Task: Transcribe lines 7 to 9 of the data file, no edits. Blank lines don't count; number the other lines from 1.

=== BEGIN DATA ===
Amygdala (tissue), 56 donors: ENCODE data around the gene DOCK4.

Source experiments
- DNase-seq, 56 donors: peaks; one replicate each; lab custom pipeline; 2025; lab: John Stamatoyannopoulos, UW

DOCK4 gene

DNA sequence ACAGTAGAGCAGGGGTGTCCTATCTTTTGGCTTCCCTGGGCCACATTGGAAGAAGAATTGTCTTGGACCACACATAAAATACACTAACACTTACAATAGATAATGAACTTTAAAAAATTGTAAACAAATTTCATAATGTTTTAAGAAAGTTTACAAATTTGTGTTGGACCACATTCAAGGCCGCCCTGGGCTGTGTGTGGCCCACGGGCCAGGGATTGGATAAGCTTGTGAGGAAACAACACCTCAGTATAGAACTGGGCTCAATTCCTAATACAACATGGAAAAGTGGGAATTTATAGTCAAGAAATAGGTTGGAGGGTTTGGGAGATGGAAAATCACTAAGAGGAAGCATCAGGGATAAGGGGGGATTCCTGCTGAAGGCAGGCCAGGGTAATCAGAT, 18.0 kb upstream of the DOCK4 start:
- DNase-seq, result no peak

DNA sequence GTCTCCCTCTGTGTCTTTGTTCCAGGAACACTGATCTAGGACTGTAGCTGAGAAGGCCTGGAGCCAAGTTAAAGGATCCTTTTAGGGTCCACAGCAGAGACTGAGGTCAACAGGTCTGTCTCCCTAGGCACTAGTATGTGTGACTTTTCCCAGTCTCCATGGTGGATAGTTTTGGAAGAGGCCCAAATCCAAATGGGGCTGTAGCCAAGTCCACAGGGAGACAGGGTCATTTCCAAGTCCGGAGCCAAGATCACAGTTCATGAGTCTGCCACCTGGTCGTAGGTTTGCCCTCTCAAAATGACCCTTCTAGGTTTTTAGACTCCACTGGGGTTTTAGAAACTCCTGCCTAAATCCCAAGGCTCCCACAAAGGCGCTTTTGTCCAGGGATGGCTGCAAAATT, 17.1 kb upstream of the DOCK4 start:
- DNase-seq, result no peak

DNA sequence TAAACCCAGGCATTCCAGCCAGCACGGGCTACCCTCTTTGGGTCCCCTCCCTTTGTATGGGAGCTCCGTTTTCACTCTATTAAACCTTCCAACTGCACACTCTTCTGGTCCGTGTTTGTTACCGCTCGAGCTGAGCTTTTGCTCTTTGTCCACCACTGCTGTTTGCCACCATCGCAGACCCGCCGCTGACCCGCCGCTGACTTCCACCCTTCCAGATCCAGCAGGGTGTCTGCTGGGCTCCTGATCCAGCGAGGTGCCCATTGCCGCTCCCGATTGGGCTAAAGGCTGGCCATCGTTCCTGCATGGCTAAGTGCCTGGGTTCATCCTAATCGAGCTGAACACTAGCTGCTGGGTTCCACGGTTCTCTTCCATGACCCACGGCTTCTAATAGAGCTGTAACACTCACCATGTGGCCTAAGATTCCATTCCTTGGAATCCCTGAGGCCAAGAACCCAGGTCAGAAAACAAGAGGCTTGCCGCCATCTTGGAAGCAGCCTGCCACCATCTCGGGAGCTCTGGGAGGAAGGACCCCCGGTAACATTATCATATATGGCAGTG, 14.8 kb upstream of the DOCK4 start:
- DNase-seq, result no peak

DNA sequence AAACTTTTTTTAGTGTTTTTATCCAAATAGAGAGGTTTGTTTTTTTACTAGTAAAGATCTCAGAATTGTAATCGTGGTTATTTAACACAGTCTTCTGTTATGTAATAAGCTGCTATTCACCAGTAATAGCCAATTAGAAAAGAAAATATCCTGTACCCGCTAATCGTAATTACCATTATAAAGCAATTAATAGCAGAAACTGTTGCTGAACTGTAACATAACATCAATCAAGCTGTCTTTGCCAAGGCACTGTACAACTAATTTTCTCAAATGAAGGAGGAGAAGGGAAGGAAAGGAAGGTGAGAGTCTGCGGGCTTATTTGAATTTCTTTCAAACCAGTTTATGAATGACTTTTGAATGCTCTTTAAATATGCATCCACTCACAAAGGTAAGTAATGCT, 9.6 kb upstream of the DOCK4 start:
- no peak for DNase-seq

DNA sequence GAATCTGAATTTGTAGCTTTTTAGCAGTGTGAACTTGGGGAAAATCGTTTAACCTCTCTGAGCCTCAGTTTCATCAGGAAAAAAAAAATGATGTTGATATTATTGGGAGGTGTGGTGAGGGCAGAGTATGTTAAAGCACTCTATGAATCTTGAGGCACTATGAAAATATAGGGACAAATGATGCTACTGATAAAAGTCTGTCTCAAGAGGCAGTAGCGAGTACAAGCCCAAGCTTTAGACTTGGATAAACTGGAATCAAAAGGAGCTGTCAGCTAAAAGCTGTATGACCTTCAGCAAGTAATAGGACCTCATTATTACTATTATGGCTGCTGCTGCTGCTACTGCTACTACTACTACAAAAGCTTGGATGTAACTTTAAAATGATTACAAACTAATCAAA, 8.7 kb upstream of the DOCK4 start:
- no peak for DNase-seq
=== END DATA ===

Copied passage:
DNA sequence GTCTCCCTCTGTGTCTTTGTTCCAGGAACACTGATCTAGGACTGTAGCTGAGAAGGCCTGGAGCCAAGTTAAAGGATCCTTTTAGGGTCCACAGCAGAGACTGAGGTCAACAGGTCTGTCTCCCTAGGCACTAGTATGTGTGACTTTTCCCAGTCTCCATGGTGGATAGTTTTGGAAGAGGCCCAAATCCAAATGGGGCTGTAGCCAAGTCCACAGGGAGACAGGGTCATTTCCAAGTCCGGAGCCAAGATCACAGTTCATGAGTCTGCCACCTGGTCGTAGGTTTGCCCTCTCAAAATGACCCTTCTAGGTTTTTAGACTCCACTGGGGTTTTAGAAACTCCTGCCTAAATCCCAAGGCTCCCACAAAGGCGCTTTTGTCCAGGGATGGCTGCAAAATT, 17.1 kb upstream of the DOCK4 start:
- DNase-seq, result no peak

DNA sequence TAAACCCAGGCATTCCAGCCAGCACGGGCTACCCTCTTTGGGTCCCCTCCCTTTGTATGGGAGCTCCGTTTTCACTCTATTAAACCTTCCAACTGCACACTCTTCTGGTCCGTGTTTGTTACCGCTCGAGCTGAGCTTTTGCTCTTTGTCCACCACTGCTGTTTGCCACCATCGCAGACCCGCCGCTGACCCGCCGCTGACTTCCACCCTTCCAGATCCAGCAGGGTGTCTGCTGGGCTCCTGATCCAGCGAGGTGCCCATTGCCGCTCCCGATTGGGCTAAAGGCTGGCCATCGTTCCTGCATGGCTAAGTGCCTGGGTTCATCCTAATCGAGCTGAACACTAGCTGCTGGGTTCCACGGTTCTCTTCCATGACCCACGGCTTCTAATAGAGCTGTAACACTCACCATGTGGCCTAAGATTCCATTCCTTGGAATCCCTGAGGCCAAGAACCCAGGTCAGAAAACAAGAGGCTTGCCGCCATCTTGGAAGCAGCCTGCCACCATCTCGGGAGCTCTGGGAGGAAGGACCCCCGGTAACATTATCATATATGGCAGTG, 14.8 kb upstream of the DOCK4 start: